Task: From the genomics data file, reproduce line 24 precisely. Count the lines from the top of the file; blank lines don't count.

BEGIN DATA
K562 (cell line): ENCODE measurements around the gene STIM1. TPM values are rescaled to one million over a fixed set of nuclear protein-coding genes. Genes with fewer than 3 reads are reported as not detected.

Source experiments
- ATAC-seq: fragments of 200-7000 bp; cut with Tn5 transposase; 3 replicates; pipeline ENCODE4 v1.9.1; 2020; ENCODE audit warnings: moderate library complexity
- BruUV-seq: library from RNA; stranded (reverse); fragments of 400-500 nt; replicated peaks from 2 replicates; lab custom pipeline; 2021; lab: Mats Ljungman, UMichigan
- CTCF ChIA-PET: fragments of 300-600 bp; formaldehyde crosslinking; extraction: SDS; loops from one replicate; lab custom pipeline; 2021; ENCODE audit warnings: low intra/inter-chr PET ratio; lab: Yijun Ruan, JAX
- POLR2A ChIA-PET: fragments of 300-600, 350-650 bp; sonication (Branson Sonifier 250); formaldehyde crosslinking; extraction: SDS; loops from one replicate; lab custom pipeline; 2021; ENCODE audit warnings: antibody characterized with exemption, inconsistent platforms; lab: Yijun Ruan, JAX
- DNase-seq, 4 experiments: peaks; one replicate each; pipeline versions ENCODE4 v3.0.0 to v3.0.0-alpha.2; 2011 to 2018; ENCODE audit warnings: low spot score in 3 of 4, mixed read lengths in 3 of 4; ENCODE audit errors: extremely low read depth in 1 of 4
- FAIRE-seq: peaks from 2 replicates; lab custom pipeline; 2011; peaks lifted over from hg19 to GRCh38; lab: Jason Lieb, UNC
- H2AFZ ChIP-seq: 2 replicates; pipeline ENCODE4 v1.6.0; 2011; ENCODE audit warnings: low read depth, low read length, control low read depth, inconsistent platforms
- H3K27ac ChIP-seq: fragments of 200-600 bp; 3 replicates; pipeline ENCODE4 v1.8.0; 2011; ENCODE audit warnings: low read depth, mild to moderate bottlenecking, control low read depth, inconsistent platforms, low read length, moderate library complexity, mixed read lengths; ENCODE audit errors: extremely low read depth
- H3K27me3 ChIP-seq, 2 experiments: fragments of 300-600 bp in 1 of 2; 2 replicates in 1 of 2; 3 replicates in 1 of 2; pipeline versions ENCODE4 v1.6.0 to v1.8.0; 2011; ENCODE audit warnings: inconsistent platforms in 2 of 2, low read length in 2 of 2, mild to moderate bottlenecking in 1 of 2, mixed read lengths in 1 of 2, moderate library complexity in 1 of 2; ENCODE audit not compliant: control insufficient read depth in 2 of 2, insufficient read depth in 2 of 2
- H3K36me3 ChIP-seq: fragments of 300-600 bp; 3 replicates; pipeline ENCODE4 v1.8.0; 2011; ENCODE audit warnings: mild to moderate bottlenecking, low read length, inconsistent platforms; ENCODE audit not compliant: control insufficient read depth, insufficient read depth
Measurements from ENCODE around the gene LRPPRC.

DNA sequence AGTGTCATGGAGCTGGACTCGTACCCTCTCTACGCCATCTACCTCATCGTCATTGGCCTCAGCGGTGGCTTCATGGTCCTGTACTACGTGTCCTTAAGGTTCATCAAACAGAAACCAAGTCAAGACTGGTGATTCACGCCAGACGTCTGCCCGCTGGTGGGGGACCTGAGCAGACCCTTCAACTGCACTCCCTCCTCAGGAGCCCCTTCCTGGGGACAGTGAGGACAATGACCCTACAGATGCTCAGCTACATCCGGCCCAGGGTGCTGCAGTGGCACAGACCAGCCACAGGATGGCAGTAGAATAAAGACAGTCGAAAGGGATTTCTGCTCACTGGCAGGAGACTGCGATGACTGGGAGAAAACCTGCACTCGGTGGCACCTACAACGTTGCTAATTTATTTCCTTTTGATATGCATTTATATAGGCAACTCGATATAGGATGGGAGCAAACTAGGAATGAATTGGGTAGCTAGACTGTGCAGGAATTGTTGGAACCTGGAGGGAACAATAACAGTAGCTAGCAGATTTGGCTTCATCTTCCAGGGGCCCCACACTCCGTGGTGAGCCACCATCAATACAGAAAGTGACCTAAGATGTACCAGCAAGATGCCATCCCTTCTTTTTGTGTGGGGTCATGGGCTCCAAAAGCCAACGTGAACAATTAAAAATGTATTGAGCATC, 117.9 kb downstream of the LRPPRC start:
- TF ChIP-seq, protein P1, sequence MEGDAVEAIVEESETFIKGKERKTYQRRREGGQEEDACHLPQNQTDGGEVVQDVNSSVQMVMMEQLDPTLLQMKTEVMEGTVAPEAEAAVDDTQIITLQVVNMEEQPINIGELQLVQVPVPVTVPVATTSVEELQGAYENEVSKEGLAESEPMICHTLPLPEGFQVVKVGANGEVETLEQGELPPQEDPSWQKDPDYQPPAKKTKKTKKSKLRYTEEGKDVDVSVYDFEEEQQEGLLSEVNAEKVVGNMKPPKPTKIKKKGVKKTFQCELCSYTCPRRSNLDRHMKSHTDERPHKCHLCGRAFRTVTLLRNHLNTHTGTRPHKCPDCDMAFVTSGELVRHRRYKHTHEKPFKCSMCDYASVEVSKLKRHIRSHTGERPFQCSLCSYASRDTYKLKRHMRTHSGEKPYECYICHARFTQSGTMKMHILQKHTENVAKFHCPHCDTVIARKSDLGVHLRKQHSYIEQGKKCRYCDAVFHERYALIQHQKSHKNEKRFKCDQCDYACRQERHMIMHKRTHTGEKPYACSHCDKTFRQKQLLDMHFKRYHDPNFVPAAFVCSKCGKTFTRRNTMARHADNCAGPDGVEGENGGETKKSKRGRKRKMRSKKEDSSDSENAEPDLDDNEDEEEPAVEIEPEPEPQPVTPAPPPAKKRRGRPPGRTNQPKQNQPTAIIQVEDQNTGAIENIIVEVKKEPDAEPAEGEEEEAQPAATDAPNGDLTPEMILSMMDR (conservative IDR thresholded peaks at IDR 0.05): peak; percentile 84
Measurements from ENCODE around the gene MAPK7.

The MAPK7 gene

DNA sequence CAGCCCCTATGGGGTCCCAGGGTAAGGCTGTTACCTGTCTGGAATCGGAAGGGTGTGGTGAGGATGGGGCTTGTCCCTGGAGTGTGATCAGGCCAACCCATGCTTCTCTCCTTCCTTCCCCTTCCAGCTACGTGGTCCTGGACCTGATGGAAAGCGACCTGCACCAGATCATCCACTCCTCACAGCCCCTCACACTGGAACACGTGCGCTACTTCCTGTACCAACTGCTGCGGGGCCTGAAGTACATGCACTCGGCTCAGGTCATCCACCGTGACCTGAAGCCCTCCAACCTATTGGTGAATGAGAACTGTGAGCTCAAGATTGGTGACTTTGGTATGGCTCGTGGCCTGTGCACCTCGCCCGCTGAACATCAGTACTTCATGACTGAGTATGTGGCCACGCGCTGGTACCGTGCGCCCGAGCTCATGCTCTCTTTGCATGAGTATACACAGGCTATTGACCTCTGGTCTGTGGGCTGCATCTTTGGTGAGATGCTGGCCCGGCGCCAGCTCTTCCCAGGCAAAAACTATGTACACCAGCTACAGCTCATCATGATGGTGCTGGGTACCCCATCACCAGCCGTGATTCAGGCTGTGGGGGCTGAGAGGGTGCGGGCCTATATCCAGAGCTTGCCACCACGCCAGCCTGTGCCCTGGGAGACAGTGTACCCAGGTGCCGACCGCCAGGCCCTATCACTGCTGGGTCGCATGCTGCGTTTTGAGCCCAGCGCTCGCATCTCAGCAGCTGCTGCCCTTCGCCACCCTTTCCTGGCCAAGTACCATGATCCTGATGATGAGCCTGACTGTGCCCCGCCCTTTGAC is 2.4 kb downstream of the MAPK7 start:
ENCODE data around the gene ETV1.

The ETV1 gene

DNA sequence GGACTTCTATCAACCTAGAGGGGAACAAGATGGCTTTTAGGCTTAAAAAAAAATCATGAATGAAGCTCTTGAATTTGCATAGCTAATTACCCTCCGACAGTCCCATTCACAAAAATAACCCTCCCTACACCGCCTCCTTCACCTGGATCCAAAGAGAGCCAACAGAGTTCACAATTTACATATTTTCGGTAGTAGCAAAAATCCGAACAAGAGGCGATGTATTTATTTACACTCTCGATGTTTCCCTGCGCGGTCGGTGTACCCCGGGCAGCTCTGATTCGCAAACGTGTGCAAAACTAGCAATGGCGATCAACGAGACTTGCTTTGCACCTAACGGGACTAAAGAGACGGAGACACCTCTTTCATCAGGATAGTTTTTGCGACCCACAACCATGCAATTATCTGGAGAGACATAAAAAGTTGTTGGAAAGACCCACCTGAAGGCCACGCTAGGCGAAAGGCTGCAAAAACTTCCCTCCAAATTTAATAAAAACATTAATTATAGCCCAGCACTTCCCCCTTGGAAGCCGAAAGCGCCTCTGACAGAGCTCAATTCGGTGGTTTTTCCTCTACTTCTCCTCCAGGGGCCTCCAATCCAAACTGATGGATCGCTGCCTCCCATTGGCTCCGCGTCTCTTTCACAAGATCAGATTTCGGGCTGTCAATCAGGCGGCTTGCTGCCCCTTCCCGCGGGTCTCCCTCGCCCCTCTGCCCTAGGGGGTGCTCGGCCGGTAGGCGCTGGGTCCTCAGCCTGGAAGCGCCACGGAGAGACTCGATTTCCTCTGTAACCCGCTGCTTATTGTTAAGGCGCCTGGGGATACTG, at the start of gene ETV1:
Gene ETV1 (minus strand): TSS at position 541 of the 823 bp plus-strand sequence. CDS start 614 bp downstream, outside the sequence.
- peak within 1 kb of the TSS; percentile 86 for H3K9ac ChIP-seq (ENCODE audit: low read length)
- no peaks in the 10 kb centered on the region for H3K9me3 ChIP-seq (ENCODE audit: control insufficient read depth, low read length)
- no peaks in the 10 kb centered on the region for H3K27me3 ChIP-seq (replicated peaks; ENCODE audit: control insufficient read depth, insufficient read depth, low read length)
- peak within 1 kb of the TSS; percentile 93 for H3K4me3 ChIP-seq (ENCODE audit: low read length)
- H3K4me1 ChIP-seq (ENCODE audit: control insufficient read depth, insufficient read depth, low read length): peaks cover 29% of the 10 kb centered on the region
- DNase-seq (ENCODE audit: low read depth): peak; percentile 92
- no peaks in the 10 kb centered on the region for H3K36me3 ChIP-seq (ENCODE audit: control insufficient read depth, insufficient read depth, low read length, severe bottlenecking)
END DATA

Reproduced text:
- no peaks in the 10 kb centered on the region for H3K9me3 ChIP-seq (ENCODE audit: control insufficient read depth, low read length)